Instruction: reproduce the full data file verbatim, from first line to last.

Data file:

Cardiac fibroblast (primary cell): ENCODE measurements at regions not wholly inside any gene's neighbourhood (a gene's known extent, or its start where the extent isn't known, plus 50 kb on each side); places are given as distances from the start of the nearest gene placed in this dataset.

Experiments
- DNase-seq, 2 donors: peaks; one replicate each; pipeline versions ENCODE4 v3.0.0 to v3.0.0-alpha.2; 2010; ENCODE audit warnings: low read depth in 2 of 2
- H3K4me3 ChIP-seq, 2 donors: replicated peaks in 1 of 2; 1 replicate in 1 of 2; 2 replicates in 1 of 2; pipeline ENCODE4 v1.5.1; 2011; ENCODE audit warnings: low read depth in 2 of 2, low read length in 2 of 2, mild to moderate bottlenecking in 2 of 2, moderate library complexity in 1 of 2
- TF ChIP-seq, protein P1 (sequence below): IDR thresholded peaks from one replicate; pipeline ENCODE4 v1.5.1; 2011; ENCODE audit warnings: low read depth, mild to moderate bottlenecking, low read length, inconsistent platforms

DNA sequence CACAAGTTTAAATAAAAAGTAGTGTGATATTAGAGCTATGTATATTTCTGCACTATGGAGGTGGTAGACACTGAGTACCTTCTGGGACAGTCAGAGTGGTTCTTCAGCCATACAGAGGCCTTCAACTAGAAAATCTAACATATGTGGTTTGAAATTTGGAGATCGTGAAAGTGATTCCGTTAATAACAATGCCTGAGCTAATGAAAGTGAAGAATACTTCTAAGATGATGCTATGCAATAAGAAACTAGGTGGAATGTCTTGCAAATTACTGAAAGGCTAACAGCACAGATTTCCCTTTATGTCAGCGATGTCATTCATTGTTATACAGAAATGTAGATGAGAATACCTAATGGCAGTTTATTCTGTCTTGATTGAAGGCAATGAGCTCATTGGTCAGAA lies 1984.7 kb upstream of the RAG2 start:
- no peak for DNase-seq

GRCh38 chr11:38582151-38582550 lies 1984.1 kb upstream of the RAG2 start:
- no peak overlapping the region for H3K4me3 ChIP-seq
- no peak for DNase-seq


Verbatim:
Cardiac fibroblast (primary cell): ENCODE measurements at regions not wholly inside any gene's neighbourhood (a gene's known extent, or its start where the extent isn't known, plus 50 kb on each side); places are given as distances from the start of the nearest gene placed in this dataset.

Experiments
- DNase-seq, 2 donors: peaks; one replicate each; pipeline versions ENCODE4 v3.0.0 to v3.0.0-alpha.2; 2010; ENCODE audit warnings: low read depth in 2 of 2
- H3K4me3 ChIP-seq, 2 donors: replicated peaks in 1 of 2; 1 replicate in 1 of 2; 2 replicates in 1 of 2; pipeline ENCODE4 v1.5.1; 2011; ENCODE audit warnings: low read depth in 2 of 2, low read length in 2 of 2, mild to moderate bottlenecking in 2 of 2, moderate library complexity in 1 of 2
- TF ChIP-seq, protein P1 (sequence below): IDR thresholded peaks from one replicate; pipeline ENCODE4 v1.5.1; 2011; ENCODE audit warnings: low read depth, mild to moderate bottlenecking, low read length, inconsistent platforms

DNA sequence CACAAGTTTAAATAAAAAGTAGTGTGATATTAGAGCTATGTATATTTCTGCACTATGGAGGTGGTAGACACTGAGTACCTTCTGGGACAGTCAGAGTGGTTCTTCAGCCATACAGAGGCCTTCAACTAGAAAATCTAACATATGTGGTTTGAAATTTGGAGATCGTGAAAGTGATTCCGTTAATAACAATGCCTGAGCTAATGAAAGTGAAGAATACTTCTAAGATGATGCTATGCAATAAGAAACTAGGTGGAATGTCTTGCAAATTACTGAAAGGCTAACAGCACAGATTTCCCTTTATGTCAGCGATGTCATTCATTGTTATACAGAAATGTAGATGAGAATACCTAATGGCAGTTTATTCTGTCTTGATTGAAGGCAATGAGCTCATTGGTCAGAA lies 1984.7 kb upstream of the RAG2 start:
- no peak for DNase-seq

GRCh38 chr11:38582151-38582550 lies 1984.1 kb upstream of the RAG2 start:
- no peak overlapping the region for H3K4me3 ChIP-seq
- no peak for DNase-seq